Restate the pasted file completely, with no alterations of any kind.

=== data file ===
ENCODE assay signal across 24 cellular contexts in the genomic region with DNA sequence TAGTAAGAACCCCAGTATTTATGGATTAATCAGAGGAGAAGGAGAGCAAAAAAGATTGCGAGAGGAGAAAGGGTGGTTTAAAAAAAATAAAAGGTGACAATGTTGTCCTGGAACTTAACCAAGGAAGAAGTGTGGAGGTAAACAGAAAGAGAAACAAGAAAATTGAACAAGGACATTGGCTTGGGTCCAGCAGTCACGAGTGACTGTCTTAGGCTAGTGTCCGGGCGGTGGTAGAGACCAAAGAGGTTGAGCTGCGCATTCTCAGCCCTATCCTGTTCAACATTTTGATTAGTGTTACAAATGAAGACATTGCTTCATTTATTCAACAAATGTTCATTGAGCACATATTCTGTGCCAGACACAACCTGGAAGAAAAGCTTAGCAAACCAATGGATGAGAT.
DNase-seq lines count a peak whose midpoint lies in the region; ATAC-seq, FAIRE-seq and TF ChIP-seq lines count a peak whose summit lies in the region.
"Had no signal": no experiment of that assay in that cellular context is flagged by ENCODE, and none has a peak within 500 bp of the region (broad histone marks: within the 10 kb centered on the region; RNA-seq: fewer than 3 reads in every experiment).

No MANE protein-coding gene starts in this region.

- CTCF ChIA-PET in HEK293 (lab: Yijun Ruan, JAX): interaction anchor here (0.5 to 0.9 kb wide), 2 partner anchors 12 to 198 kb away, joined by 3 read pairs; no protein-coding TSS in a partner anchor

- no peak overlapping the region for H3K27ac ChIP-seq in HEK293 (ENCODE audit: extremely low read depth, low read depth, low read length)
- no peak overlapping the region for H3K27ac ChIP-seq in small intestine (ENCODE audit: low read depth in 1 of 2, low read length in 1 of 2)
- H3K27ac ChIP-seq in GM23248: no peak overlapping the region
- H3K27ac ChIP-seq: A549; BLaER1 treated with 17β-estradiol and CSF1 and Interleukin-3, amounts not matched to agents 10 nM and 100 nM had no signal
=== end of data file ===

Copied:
ENCODE assay signal across 24 cellular contexts in the genomic region with DNA sequence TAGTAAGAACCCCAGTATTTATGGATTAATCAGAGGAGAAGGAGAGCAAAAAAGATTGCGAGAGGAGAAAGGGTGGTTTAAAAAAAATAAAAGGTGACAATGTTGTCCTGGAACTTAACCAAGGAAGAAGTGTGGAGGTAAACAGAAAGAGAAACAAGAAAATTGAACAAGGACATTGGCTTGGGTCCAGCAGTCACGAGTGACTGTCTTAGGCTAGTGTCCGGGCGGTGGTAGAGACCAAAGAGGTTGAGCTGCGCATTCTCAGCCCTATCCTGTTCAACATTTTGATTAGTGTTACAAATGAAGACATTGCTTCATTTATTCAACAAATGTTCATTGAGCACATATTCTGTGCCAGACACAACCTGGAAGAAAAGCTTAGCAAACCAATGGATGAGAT.
DNase-seq lines count a peak whose midpoint lies in the region; ATAC-seq, FAIRE-seq and TF ChIP-seq lines count a peak whose summit lies in the region.
"Had no signal": no experiment of that assay in that cellular context is flagged by ENCODE, and none has a peak within 500 bp of the region (broad histone marks: within the 10 kb centered on the region; RNA-seq: fewer than 3 reads in every experiment).

No MANE protein-coding gene starts in this region.

- CTCF ChIA-PET in HEK293 (lab: Yijun Ruan, JAX): interaction anchor here (0.5 to 0.9 kb wide), 2 partner anchors 12 to 198 kb away, joined by 3 read pairs; no protein-coding TSS in a partner anchor

- no peak overlapping the region for H3K27ac ChIP-seq in HEK293 (ENCODE audit: extremely low read depth, low read depth, low read length)
- no peak overlapping the region for H3K27ac ChIP-seq in small intestine (ENCODE audit: low read depth in 1 of 2, low read length in 1 of 2)
- H3K27ac ChIP-seq in GM23248: no peak overlapping the region
- H3K27ac ChIP-seq: A549; BLaER1 treated with 17β-estradiol and CSF1 and Interleukin-3, amounts not matched to agents 10 nM and 100 nM had no signal